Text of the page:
The death of value investing has been greatly exaggerated.
For the last few years commentators and talking heads have been wondering if the recent weak results from ‘prominent’ value investors has been the result of the value investing philosophy and strategy becoming outdated and ineffective.
In fact, we have been asked several times in the last couple of years if in the face of significant underperformance against ’growth’ and the market: Is value investing dead?
The short answer is: the premise couldn't be further from the truth!
The basic principles and premise of value investing is quite simple. Value investing seeks to identify the true value of an underlying business. An investor can then purchase that business at a discount to its intrinsic value and eventually sell that business when its true and full value has been realised. It is not rocket science. It is in fact intuitive and based on a principle of common sense.
The challenge lies not in understanding the basic principles of the philosophy but instead in identifying ideas that satisfy that philosophy and principles and which provide a profitable investment outcome.
In our experience, for an idea to qualify as both philosophically sound and likely to generate an acceptable return, the company in focus needs to be either misunderstood, or dull.
There are many companies that satisfy the criteria, either due to some complexity within the business or due to a lack of broker coverage and institutional interest. However, in a world dominated by believers in the efficient market hypothesis we would posit that many of the best ideas are ignored (due to ignorance).
Value investing and the efficient market theory:
Many mainstream and popular financial thinkers are strong proponents of the efficient market theory. In short, the efficient market theory suggests that there is no point in attempting to identify mispricing. They claim that the markets are so efficient that all information available about any company is immediately considered, calculated and incorporated into share prices.
Many proponents of index funds and ETF’s find the foundation for their advice within the efficient market theory - that is, if the market is always right, investors can only profit from general economic growth, in which case stock picking is counterintuitive.
Value investors don’t all together disregard the concept that markets are efficient, but simply that markets are occasionally efficient and occasionally inefficient. It is within those inefficiencies that we seek to identify opportunities for profit.
Over the generations, this view has been cemented with the exceptional long term returns of the students of Ben Graham and Phil Fisher. Most famous are investors Warren Buffett and Charlie Munger, but there are hundreds of other followers of the philosophy that have quietly built incredibly successful careers and returns based on the principles of value investing.
The above portrait includes early Ben Graham students:
- Walter Schloss of WJS Partnership: 1956-1984 return of 21.3%p.a vs 8.4% for the index.
- Tom Knapp and Ed Anderson of Tweedy, Browne Inc: 1968-1983 return of 20%p.a vs 7%.
- Bill Ruane of Sequoia Fund: 1970-1984,18%pa vs 10% from the market
- Warren Buffett (partnerships): 1957-1969, 29.5% pa vs 7.4% from the Dow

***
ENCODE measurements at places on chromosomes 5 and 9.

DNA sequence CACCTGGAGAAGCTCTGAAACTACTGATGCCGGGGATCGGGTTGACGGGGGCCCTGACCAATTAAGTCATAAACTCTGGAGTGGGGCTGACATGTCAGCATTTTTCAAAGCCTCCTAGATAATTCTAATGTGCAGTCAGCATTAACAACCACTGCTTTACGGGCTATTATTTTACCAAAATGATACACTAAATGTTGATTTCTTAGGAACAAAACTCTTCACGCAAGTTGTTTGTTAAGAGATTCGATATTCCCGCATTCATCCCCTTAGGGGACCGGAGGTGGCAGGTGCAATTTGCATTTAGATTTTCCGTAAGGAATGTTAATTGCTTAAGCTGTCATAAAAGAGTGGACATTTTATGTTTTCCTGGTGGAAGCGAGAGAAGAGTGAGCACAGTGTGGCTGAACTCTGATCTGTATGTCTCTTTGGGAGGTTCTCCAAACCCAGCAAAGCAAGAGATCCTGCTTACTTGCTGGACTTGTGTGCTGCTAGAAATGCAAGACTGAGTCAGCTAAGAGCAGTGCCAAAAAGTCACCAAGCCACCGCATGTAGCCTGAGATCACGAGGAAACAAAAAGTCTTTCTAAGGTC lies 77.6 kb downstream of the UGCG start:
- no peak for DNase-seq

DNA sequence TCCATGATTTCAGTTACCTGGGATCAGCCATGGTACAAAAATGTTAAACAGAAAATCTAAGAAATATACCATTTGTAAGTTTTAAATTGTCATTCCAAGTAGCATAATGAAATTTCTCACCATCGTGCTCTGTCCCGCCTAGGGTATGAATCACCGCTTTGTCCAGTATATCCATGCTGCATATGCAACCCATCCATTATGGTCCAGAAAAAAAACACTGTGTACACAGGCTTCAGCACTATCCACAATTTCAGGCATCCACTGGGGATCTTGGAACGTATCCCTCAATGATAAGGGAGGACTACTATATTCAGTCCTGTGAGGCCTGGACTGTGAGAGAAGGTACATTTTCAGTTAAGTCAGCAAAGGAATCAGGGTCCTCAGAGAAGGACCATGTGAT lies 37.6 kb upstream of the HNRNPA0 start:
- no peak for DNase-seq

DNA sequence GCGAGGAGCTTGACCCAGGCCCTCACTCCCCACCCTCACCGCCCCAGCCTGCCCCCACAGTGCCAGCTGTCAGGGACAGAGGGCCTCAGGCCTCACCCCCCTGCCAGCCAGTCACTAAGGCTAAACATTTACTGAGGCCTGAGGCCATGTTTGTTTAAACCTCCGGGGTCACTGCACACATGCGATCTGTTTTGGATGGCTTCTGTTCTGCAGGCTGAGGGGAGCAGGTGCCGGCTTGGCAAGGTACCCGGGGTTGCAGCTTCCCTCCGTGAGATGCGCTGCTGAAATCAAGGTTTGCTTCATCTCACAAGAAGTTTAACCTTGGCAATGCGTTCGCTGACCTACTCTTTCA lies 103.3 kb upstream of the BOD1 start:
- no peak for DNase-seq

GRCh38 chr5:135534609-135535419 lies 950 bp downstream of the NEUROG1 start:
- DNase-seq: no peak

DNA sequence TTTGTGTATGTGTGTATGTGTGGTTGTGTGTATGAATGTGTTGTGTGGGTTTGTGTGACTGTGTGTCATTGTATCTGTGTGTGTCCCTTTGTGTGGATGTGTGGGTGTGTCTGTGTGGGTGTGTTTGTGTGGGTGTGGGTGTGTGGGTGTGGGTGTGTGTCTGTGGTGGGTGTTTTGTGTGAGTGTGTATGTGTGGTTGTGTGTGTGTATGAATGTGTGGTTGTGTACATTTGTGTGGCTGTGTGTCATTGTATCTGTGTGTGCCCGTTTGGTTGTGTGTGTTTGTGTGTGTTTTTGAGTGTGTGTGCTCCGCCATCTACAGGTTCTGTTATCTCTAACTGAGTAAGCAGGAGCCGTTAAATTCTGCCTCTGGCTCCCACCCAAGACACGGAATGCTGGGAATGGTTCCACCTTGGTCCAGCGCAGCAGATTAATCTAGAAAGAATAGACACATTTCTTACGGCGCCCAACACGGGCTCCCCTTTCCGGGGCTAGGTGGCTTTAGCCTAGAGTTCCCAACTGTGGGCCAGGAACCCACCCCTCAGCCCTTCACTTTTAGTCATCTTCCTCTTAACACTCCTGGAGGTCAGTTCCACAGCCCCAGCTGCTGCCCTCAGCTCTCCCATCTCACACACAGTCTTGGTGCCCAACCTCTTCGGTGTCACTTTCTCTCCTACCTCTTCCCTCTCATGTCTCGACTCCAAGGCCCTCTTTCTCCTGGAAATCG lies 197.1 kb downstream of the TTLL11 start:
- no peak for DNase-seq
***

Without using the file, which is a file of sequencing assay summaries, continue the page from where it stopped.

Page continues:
- Charlie Munger (partnerships): 1962-1975, 19%pa vs 5% for the Dow
- Rick Guerin of Pacific Partners (partnerships): 1965-1983, 32.9%pa vs 7.8%
- Stan Perlmeter of Perlmeter Partners Ltd (partnerships): 1965-1983, 23%pa vs 7% from the Dow.
Given the exceptional outperformance of this set of investors (and many others), the question no longer remains: “does value investing work or is the market efficient”, but rather: “given that value investing is proven to work, how do we identify market inefficiencies”?
The questions isn't: “are markets efficient?”, but rather “how do I find the inefficiencies?”
To that end we believe that there are two kinds of investment ideas. Both may appear to comply with the principles of value investing but profit outcomes are likely to be substantially different.
- The first type of investment ideas are straightforward. Ideas that require no special insight or technical skill.
These ideas are simple to understand and easy to identify. As such, any mispricing tends to be rare and any arbitrage between ‘value’ and ‘price’ tends to be short lived.
- The second type of idea are those that require consideration, special judgment, and expertise.
They are complex enough that not all investors will identify them, and so the recognition of intrinsic value will be more slowly realised.
Where the markets are inefficient in a way that is useful, we believe they are inefficient in the second type of idea. Those ideas that are different, complicated, uncomfortable, or are likely to be realised over a longer than average time frame.
It is within these slower moving ideas, those ideas that require special expertise, patience and understanding, that true value arbitrage opportunity exists.
This is not to say that these ideas require a special degree of intelligence or a higher than average intellect to understand. Simply that they are more complicated than identifying a company trading on a low price to earnings ratio, a high dividend yield and on a low price to book ratio.
Slow and Fast moving ideas:
In his book “Thinking Fast and Slow” Daniel Kahneman writes of two modes of thinking. He calls them System-1 and System-2 thinking.